AKRON, Ohio — “As a family, we stand for nonviolence, but we encourage protest,” Bobby DiCello, the attorney speaking for the family of Jayland Walker, said at a press conference here July 11.
Walker, 25, was gunned down in a hail of 90 bullets fired by eight cops here June 27, after he got out of his car and ran from the cops. Much of this was caught on police body cameras.
“After a weekend of protests and more violence from police, Jayland Walker’s family is calling for an immediate end to the aggressive, violent tactics being used by the Akron police against protesters,” DiCello said. “They are also calling for all curfews to be lifted and an end to the city’s efforts to blame Jayland for the horrific and unjustified shooting that took his life.”
“Protesters shouldn’t be going around tearing stuff up either,” Pastor Robert DeJournett of the St. Ashworth Temple of the Church of God in Christ said at the press conference. “The police department should be acting in a nonviolent way as well.”
Police had stopped Walker for a minor traffic violation, but say he drove off and fired a shot from his car. At the end of a seven-minute police pursuit, they say he exited the car wearing a ski mask and tried to run away. Police claim they opened fire when he turned toward them and made a motion toward his waist. They kept firing even as he lay on the ground.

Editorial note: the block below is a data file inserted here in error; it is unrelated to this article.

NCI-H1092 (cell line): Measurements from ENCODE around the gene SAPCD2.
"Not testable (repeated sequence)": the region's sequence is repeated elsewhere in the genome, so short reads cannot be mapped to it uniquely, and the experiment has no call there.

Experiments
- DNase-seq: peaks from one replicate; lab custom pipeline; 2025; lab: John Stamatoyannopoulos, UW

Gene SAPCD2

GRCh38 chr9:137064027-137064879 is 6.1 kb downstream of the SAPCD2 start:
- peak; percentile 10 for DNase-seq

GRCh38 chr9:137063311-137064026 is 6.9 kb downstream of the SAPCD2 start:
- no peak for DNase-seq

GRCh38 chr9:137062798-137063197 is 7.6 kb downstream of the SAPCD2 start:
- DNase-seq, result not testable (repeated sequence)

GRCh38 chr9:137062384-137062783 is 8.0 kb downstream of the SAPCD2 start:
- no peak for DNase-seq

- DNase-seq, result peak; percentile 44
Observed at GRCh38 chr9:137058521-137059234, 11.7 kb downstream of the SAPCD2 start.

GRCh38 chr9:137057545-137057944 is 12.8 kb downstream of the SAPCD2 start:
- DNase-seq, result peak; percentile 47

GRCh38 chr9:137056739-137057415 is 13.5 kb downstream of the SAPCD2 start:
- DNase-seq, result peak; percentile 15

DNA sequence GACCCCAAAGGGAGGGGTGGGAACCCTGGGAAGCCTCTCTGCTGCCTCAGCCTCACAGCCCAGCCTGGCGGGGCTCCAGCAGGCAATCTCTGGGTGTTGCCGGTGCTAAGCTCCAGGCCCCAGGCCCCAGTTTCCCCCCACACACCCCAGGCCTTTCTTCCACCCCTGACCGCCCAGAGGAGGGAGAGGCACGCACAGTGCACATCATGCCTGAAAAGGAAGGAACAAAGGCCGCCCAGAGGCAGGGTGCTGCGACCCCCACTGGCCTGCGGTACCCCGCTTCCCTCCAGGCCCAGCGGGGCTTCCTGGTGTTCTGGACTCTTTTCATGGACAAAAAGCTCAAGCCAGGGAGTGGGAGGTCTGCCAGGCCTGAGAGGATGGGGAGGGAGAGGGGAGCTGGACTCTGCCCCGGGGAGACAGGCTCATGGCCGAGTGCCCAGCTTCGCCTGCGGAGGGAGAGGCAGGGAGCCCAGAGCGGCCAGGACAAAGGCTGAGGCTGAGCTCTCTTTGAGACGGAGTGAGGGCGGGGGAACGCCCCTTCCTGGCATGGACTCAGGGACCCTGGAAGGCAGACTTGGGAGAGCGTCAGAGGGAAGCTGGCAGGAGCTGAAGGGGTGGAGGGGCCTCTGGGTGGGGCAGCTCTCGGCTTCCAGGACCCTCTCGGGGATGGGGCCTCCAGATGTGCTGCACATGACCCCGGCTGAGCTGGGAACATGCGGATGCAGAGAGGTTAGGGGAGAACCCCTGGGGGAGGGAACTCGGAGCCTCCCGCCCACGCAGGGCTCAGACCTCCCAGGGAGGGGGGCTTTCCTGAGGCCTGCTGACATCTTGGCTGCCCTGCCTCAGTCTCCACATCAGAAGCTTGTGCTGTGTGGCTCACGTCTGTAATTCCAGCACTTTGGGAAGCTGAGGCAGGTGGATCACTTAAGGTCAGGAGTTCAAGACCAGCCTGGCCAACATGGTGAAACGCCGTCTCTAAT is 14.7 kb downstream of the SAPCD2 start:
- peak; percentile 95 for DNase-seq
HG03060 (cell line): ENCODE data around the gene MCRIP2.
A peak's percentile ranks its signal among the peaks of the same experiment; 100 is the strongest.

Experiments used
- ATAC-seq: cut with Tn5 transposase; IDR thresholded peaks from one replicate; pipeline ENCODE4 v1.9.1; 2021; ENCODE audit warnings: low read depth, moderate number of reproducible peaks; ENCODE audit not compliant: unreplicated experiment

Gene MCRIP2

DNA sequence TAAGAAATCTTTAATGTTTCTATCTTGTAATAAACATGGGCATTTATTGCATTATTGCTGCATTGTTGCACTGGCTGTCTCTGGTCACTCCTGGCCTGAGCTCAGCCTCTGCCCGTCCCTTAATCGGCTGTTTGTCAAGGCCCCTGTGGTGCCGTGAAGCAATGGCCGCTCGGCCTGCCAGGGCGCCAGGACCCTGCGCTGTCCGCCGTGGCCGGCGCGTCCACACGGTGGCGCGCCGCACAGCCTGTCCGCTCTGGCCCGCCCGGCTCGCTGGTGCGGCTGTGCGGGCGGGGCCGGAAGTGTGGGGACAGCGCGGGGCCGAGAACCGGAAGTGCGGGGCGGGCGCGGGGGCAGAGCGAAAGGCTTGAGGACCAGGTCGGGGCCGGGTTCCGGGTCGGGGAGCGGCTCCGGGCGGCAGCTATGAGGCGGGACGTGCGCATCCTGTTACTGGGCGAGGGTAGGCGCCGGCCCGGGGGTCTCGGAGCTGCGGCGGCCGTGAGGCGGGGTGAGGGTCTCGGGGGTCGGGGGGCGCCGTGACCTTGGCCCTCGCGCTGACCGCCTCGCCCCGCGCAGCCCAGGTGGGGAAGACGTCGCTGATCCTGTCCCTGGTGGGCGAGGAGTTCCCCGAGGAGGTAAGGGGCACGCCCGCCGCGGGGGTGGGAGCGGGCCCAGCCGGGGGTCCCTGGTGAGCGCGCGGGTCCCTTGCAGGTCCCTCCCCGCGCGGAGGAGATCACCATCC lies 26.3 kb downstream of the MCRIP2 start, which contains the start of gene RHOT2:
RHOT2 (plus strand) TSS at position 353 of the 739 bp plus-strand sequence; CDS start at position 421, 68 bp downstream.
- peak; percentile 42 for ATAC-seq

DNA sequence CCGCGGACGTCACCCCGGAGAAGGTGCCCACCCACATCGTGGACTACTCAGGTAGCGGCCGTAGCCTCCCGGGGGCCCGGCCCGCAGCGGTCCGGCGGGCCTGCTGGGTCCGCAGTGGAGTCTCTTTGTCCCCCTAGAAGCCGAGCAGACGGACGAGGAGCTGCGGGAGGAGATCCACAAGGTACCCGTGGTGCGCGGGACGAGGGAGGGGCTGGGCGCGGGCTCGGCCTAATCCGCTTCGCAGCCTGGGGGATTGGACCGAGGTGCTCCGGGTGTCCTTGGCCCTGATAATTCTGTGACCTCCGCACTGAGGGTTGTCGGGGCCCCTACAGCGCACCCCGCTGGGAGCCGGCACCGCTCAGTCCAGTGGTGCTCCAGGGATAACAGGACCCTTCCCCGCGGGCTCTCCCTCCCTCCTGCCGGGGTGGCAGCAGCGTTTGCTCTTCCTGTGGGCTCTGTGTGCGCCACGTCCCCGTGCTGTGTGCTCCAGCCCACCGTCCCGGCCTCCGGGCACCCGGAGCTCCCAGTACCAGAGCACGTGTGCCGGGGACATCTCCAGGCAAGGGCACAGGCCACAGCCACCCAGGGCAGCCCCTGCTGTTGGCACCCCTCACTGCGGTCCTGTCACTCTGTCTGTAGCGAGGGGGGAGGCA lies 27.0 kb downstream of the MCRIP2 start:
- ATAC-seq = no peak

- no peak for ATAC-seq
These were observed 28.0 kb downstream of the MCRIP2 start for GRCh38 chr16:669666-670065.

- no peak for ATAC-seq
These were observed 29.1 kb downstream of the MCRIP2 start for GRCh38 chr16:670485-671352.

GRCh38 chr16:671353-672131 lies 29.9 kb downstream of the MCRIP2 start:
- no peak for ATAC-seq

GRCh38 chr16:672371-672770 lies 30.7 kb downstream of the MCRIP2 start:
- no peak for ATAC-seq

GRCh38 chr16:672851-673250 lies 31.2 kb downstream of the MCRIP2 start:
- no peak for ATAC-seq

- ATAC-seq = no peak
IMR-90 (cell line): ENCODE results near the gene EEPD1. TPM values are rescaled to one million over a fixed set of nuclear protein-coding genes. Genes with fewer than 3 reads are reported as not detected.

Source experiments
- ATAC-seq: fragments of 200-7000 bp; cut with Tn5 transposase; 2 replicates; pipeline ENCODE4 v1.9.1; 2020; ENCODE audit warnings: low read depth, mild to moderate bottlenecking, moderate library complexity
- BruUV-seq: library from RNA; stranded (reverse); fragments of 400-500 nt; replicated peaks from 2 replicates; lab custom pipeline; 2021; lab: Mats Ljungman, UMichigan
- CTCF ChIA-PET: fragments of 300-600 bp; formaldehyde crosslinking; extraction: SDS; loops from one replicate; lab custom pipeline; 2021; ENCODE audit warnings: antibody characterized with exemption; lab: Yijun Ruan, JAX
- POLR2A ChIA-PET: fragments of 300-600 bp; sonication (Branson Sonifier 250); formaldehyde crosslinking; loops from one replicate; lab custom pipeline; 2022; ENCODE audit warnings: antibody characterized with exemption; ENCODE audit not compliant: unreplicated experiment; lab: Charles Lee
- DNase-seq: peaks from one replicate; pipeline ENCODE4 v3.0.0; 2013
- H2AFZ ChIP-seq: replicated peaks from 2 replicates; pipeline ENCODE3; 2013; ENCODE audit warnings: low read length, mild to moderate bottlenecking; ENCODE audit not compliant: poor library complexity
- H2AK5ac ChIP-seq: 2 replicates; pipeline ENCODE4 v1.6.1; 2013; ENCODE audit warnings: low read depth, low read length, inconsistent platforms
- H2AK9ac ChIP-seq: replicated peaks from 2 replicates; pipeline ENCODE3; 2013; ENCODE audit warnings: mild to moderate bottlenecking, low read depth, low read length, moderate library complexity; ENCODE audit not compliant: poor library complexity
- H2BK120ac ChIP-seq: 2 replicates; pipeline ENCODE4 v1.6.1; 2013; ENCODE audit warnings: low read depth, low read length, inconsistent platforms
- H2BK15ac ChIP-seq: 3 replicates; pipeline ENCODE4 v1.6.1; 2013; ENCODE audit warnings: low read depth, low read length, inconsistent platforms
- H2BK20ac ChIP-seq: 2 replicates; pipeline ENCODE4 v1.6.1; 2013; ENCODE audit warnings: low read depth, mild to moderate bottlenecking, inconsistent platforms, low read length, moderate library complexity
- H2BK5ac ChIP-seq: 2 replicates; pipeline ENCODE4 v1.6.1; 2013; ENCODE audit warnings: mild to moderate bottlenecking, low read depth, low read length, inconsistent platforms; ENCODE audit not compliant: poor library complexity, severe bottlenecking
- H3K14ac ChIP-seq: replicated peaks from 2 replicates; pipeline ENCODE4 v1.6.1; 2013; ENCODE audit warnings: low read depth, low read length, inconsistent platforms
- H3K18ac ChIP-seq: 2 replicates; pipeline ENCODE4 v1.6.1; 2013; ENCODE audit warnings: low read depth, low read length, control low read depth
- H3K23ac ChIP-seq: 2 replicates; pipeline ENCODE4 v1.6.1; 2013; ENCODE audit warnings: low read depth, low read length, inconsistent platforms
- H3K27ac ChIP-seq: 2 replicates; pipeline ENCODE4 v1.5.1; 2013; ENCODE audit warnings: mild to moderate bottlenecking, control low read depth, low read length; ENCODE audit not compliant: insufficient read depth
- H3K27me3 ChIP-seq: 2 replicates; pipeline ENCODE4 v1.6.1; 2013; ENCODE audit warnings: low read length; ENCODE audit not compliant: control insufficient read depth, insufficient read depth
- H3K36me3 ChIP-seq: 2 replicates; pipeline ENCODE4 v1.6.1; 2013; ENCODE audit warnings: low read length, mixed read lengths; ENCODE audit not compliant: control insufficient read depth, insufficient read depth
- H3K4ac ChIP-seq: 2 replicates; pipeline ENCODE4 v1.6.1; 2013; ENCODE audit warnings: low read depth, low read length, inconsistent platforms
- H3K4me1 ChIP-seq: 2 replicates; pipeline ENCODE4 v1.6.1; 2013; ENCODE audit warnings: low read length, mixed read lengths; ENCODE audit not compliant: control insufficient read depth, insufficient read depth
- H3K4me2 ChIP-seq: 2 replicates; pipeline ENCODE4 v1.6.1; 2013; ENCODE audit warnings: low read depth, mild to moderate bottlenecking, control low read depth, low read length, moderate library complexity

Police admit he was unarmed when he was killed. An unloaded gun, a bullet magazine and a wedding ring were found in the car. He was handcuffed behind his back, as he lay there dying.
“He was running away!” Clinton Rogers, a retired United Auto Workers union member, told the Militant July 6. “That is a lot of shots for someone who had never been in trouble with the law. I would like to give the cops the benefit of the doubt, but really!”
Rogers said, “It’s a ploy they claim he was reaching for something. Cops say that all the time.”
Protests began after Walker was killed, and increased when body camera footage was released July 3. That evening some who joined the protests vandalized stores and vehicles in the downtown area. The next day the mayor imposed a curfew, which is now in place from 11 p.m. to 5 a.m. daily.
“Violence in the streets will accomplish nothing and will only bring more anguish to our community,” the family said. Despite subsequent protests being overwhelmingly peaceful, police have fired tear gas and beaten some demonstrators.
Police say that Walker had fled a traffic stop by police in New Franklin the night before he was killed. Friends and family members say that Walker’s actions were unusual for him. Walker, who had worked recently for DoorDash, was deeply affected by the death of his fiancé in a traffic accident the month before.
DiCello told reporters, “At this point in the investigation there is no explanation” for Walker’s behavior the last two days of his life. The family wants to know what happened, and seek justice for the excessive police response that led to the death of their son.